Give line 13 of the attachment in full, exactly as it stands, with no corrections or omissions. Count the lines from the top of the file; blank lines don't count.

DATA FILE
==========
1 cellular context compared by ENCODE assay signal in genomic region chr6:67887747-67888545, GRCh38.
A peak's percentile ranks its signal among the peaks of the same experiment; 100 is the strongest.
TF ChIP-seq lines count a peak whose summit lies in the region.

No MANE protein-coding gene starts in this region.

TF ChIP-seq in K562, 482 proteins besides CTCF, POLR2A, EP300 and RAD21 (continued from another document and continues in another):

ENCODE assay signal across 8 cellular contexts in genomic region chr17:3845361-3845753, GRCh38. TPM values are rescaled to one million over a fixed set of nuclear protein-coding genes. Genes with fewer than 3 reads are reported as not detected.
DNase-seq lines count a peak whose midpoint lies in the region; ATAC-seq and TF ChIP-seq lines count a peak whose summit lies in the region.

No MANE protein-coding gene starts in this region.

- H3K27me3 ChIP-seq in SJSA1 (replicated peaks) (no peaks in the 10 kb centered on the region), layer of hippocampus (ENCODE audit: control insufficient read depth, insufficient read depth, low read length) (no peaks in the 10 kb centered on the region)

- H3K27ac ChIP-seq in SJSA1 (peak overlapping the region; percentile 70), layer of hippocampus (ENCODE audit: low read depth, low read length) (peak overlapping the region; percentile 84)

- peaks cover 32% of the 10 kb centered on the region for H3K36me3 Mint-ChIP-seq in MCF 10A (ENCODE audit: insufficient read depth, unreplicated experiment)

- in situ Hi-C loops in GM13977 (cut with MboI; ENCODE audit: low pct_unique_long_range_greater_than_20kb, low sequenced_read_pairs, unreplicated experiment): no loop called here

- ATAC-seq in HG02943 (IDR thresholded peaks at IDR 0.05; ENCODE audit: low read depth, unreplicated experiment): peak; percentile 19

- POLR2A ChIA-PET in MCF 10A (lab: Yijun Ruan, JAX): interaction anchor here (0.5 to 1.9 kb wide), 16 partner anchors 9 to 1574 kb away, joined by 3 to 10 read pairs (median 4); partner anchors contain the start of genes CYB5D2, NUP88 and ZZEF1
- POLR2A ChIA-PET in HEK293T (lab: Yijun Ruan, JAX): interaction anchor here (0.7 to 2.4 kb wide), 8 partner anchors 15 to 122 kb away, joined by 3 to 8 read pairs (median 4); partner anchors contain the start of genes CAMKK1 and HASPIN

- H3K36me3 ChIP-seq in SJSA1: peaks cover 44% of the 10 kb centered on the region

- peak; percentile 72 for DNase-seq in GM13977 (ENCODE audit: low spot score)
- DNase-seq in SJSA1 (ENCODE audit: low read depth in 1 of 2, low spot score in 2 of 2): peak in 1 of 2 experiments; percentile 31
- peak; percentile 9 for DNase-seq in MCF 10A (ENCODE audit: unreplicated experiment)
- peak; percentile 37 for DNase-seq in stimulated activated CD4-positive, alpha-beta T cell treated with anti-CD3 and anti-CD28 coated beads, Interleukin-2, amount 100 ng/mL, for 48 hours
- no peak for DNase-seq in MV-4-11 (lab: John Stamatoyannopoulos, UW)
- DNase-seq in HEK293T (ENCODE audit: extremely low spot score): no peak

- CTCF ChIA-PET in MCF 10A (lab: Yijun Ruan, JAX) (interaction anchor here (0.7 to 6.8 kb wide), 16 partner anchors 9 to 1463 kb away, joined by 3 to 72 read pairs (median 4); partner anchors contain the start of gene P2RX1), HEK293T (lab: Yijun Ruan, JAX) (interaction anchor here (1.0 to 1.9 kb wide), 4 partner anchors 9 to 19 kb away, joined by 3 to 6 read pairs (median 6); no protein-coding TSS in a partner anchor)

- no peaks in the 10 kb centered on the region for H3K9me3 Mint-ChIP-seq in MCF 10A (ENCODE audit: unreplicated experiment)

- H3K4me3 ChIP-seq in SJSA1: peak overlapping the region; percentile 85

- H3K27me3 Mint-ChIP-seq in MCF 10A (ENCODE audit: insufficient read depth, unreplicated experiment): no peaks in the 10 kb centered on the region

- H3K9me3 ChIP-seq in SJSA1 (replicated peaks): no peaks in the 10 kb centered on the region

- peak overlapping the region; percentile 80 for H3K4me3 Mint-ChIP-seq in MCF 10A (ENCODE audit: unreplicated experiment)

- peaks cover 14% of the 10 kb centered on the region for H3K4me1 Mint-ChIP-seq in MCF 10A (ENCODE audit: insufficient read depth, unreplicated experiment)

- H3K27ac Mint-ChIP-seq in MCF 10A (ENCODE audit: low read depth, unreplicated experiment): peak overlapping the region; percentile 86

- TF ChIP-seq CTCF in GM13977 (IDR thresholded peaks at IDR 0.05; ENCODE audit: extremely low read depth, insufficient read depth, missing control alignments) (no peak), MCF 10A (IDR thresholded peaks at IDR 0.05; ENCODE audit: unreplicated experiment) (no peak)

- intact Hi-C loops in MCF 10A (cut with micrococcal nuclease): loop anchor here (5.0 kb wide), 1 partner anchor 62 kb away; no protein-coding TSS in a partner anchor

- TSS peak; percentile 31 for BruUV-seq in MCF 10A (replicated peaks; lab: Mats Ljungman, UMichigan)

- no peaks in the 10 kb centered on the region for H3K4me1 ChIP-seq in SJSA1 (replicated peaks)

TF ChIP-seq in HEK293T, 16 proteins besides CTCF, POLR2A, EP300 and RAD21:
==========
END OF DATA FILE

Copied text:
- ATAC-seq in HG02943 (IDR thresholded peaks at IDR 0.05; ENCODE audit: low read depth, unreplicated experiment): peak; percentile 19